The impact of positivity

Sue Unerman 960x540

Thinking positive not only makes us healthier, it also makes us more willing to act on brands’ messages. Sue Unerman, Chief Transformation Officer at MediaCom UK, explains

We live in negative times. According to the Gallup Global Emotions Report, 2017 was the world’s most miserable year for more than a decade.

And it’s true that between political upheavals, the rise of the far right, the effects of climate change, war, natural disasters, famine and terrorism, there’s plenty to be worried about.

All of this is contributing to the fact that only 4% of the UK population believes that the world is improving while the most recent Edelman ‘Trust Barometer’ found that 19% of people are actively avoiding news media altogether. Forty percent have made that decision because they find the news too depressing.

Then there’s social media, which research has found 60% of users say has a negative impact on their self-esteem and 50% admit impacts on their relationships.

And yet for those of us who can ignore the pressures to go down the pit of despair, there are huge positives.

Our consulting team, Theobald’s Road Consulting, recently addressed the impact of positivity, in a specially-commissioned study for Hearst. The report highlighted that:

– People who express gratitude on a regular basis have better physical health, optimism, progress toward goals, well-being, and help others more (Emmons & Crumpler, 2000).

– People who witness others perform good deeds experience an emotion called ‘elevation’ and this motivates them to perform their own good deeds (Haidt, 2000).

– Optimism can protect people from mental and physical illness (Taylor et al., 2000).

– People who are optimistic or happy have better performance in work, school and sports, are less depressed, have fewer physical health problems, and have better relationships with other people. Further, optimism can be measured, and it can be learned (Seligman, 1991; Lyubomirsky, King & Diener, 2005).

– People who report more positive emotions in young adulthood live longer and healthier lives (Danner, Snowdon, & Friesen, 2001).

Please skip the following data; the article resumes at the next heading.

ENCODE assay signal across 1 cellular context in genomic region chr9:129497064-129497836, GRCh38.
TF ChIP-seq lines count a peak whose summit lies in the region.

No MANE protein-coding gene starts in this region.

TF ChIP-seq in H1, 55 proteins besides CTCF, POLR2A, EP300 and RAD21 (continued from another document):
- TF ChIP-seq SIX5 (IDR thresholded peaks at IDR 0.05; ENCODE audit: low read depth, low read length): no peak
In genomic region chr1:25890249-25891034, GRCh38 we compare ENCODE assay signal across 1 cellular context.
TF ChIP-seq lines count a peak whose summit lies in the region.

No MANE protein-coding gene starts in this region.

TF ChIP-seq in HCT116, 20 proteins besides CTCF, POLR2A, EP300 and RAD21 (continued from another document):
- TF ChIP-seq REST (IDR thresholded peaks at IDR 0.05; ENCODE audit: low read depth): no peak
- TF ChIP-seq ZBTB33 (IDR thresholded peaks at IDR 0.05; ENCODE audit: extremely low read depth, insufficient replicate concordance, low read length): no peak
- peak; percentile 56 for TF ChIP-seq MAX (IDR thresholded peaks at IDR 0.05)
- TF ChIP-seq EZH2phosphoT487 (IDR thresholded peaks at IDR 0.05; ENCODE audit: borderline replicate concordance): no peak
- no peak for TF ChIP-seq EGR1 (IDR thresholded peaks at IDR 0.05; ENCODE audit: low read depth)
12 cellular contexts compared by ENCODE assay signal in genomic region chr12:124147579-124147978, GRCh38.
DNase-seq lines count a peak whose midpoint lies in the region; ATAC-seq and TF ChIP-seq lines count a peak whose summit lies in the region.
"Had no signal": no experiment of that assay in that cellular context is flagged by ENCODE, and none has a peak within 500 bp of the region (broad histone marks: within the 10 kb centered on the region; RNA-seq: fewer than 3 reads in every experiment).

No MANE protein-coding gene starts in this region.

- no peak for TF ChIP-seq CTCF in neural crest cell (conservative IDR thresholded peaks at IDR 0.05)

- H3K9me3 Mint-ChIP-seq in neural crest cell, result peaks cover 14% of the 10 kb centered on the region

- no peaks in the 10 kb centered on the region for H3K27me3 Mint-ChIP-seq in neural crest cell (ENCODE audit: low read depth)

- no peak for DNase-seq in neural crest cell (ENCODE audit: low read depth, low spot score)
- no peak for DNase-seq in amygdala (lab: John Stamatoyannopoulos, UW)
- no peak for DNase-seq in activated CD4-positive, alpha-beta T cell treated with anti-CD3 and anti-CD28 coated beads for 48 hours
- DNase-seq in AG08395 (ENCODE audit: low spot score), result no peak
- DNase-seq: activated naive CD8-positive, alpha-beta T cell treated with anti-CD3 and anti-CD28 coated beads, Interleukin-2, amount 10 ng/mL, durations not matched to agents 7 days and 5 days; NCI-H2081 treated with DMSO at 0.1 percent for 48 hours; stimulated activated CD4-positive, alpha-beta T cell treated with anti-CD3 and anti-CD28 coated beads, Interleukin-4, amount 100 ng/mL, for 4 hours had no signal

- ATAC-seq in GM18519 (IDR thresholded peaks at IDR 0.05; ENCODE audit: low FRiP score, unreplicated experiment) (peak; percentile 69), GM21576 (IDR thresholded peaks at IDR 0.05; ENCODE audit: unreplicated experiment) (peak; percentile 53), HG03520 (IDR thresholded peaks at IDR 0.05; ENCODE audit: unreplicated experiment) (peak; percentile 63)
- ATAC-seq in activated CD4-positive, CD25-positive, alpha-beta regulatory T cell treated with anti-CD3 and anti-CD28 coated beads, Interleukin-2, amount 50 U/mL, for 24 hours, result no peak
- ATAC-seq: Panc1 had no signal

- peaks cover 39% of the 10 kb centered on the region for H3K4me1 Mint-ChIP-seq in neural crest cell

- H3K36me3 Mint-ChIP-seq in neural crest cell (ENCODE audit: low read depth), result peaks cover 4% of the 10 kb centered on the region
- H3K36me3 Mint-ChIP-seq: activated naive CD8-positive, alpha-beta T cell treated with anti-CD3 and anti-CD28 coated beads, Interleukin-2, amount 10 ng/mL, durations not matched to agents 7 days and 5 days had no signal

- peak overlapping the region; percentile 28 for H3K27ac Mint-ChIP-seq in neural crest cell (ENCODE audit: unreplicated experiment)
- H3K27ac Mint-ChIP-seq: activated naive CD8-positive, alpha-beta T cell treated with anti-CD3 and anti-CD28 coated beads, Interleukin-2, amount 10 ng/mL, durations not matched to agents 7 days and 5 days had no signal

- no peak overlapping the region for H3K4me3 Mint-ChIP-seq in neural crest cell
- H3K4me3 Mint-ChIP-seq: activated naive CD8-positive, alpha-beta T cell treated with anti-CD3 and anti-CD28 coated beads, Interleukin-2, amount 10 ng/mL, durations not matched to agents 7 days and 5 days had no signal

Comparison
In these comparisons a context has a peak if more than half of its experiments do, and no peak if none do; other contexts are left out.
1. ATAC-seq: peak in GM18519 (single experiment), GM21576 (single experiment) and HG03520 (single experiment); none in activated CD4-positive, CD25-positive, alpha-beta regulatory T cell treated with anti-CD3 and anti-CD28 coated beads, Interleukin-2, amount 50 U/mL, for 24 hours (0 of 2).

Positive thinking also makes us more resourceful because the alternative constricts the mind and makes us reluctant to try something new. Being positive reduces stress by helping us recover from challenges (both physical and mental) faster and it makes us more productive.

This is all great at a personal level but professionally as communications experts too there are benefits. Positive attitudes change the mindset in which we absorb media messaging – both editorial and ads. In fact, media is as important as a close family network in influencing a positive outlook on life.

What this means is that brands can take advantage of the benefits of positivity by placing their ads in the most positive environments.

As our research for Hearst showed, people who have a positive outlook on life and feel positive about media are 15% more likely to take action after seeing a message than those who have a negative outlook but still feel positive about media.

What’s more, positive people are more likely to try new things, 100% more likely to compare a product with competitors, 91% more likely to buy a product or service they have seen advertised and 167% more likely to make a change in their routine.

It’s perhaps no surprise that the research found that self-help/improvement magazines are seen as the most positive media, or that magazines generally score better than newspapers for putting regular users into a positive mindset. But media such as music streaming services also score well as do TV brands.

It’s too early to add right mood to our planning mantra of right time, right place and right context but it’s a factor that brands looking to drive growth.

Happy people make happy, growing brands and, in these dark times, we could all do with more of both.

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